Saturday, July 2, 2011

Unreliable Narrators in MG

We MiGWriters were discussing one of our works in progress, and Car brought up the subject of her main character being an unreliable narrator on one plot point. Would it play for middle grade?

I love unreliable narrators, and I can think of examples where it works in middle grade. Take Diary of a Wimpy Kid. We know Greg isn't a great friend to Rowley, even though Greg is convinced that he is. Middle grade readers see the difference between Greg's actions and his thoughts. For a classic example, in the Secret Garden, Mary's ornery personality is so clear that we know her surroundings aren't nearly as disagreeable as she says they are. The trick is to present both what is really going on and what the character is thinking, and to have some reason why the character sees the world as it isn't. I think if you can pull that off, you can have a successfully unreliable middle grade narrator.

There are two traps you don't want to fall into. If you only present what the character thinks and why they think it, but don't show what's really going on, you have a mystery on your hands, gang. My son has read a lot of the Boxcar Children books, and they all use that basic plot: kids meet mysterious character, have reason to think he's shady, and in the last chapter, all is revealed and they find out the mysterious character is really their long lost cousin.

The second trap is the idiot plot. You present what the character thinks and what is really going on, but you never show why the character has reason to think what he thinks. That leaves the reader scratching his head, wondering how your character can't see the truth. We need to know why Janet thinks Jack is making a pass at Chrissy when he never has before. Since we never find out, and Janet has no reason to think Jack's motives have changed, Three's Company descends to farce or idiot plot.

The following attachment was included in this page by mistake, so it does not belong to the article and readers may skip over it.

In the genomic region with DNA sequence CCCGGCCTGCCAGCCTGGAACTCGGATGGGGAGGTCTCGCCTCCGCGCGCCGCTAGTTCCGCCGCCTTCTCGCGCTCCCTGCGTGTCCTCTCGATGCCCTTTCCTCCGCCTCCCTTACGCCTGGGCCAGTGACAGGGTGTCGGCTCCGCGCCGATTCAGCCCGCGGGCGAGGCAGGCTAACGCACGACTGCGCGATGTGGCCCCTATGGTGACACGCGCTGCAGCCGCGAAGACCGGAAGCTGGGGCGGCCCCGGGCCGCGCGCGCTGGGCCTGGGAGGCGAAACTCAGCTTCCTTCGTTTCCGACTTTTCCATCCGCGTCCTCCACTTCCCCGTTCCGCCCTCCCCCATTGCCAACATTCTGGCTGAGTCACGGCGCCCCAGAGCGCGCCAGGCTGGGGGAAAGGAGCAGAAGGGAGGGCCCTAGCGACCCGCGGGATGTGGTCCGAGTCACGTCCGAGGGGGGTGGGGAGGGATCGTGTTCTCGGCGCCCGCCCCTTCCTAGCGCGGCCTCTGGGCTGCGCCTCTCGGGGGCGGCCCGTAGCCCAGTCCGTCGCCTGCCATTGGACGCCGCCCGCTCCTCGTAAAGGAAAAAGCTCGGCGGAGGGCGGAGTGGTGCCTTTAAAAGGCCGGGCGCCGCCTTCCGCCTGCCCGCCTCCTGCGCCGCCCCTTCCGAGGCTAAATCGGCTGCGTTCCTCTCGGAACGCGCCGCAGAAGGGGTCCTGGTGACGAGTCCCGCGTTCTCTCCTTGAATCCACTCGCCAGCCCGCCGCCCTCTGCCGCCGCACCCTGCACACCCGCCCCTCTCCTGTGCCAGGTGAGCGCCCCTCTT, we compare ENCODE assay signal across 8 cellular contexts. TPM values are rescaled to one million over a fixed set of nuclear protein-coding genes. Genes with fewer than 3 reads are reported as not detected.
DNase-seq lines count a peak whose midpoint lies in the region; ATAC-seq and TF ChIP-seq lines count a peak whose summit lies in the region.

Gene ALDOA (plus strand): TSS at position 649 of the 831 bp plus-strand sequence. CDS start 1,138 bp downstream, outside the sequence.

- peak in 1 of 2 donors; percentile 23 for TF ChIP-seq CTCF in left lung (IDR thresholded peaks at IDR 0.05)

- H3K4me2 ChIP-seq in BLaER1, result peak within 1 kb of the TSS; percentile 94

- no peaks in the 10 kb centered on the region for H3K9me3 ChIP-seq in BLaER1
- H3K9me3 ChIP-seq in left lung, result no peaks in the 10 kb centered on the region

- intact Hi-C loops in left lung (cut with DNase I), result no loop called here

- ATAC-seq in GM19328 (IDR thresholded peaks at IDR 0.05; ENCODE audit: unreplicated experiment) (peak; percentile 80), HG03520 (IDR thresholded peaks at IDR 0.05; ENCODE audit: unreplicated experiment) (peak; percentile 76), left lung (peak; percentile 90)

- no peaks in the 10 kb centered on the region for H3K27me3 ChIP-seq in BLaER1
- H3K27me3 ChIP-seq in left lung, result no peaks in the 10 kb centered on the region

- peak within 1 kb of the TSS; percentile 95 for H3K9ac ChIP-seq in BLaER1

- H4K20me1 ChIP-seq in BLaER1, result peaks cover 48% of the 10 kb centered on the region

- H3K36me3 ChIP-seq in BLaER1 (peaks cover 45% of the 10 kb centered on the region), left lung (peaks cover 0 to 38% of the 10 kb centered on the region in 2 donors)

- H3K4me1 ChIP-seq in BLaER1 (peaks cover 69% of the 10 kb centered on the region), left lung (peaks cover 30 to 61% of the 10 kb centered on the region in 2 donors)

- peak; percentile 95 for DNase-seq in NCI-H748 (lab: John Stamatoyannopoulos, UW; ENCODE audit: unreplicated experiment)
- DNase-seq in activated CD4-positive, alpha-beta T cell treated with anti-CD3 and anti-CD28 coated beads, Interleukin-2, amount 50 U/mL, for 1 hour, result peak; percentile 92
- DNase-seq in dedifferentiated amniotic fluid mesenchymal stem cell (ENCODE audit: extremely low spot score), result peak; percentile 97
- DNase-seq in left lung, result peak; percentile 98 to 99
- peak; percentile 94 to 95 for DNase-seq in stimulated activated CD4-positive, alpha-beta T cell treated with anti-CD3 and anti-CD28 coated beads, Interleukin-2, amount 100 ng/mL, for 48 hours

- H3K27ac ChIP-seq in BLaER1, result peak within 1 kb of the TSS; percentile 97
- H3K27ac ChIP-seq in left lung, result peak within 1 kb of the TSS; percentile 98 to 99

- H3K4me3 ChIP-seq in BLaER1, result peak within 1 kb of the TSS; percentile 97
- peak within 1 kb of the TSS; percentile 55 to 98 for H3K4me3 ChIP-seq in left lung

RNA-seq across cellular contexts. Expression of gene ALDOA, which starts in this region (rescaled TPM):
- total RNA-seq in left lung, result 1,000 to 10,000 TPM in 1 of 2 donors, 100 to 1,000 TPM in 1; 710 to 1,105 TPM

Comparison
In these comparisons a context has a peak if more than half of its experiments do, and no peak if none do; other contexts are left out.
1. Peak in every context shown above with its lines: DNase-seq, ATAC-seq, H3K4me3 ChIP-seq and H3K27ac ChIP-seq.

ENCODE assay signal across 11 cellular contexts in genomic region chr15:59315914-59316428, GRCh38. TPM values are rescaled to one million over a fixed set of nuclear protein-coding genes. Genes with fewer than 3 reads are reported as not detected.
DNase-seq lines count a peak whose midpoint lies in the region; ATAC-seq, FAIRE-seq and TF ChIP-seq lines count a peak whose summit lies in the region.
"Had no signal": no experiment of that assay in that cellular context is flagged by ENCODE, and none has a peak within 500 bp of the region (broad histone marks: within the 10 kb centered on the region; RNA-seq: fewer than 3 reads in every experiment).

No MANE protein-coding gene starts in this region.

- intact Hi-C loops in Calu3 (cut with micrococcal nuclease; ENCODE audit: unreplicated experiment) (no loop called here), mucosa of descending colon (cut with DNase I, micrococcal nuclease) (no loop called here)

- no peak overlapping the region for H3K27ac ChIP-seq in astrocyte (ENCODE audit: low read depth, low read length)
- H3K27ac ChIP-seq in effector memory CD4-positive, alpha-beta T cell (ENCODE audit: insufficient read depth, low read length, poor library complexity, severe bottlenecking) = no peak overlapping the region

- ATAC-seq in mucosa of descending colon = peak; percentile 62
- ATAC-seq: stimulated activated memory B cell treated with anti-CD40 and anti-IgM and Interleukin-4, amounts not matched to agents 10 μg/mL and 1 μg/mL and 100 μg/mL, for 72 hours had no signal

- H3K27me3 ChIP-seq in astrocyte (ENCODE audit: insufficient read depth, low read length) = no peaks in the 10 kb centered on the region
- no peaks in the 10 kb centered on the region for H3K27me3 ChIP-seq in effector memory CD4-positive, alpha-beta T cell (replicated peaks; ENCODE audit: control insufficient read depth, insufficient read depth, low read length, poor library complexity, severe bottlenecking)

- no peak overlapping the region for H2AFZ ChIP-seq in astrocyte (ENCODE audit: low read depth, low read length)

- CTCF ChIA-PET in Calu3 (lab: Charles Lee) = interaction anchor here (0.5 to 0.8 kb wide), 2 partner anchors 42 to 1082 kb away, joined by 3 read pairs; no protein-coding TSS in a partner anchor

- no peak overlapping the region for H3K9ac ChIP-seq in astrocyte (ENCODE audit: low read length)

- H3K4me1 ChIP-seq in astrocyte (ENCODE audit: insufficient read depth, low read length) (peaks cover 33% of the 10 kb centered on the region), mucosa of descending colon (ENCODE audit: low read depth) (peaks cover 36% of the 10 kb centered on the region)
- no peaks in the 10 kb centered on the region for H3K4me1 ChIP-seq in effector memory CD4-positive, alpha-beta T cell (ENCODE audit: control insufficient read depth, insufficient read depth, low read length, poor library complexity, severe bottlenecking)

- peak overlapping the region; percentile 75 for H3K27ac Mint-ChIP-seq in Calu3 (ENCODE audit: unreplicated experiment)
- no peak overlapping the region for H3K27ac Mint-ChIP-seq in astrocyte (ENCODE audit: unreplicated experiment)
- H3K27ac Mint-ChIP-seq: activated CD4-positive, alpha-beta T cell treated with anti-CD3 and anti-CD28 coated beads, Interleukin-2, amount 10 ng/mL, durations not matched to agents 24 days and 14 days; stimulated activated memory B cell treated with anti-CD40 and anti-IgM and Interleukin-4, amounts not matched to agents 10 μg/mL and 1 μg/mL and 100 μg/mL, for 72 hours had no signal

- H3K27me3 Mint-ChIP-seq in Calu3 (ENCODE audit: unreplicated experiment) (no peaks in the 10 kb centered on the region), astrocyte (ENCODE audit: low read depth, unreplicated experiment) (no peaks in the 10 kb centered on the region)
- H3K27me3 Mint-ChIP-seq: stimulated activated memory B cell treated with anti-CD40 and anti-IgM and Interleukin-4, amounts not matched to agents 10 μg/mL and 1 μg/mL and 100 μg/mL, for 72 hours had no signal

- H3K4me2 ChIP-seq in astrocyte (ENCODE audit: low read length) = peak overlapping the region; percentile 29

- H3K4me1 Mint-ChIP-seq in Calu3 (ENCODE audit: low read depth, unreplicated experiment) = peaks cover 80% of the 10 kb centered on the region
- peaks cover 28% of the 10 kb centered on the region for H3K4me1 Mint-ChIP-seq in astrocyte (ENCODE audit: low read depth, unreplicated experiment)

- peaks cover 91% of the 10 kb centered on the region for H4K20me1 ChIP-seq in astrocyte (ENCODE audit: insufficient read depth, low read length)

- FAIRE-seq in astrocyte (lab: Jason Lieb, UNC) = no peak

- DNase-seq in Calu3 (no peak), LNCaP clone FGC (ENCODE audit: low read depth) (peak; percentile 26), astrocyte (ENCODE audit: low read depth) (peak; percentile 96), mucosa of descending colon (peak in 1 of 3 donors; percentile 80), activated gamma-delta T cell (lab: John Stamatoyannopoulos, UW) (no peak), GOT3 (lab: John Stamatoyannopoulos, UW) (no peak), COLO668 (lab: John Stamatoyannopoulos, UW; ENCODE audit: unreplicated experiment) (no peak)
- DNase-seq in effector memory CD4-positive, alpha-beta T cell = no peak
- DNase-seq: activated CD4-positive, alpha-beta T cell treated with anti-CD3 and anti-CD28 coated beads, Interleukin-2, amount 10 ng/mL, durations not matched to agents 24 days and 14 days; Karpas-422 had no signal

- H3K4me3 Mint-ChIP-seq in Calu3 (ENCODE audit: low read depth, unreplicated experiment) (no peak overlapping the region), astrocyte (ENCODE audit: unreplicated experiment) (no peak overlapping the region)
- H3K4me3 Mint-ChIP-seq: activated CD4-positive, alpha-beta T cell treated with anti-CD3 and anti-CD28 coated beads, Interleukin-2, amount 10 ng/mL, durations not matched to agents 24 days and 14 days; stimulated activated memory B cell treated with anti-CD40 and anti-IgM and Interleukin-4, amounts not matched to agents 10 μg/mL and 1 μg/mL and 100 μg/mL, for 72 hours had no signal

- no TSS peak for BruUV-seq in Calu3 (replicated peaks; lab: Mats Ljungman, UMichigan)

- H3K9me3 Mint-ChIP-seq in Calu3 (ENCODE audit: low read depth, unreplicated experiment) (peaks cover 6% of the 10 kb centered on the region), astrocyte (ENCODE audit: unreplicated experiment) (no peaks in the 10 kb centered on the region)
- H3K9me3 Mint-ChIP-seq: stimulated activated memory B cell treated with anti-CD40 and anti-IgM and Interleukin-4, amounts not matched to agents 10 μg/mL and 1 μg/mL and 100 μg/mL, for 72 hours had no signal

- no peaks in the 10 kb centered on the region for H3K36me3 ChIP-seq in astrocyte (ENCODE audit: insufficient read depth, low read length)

None of this might be helpful to Car, but I feel good having analyzed that into the ground. In summary, your unreliable narrator works in middle grade if you clearly show 1) what the viewpoint character thinks; 2) why the viewpoint character thinks it; and 3) what is actually happening instead.

I'd love to hear your counterarguments and/or other examples of unreliable narrators in middle grade.

-- Kate


  1. What a great post! I love your examples which really show how it can work. I have always loved Mary's perspective in the Secret Garden and isn't it interesting for the reader to discover this place in a whole new light through the characters eyes? Thanks for sharing!

  2. Kate,

    I took your three points and wrote them in my notes for my WIP so I can come back to them again and again! Thanks for giving me hope that I might be able to pull off this unreliable narrator challenge.

    Great examples, too!

  3. Great post, Kate. I love unreliable narrators as well!

  4. Thank you so for posting! This is exactly what I need right now!

  5. Interesting post, Kate! I love how you stated so clearly what is needed to pull this off. It definitely gets me thinking...


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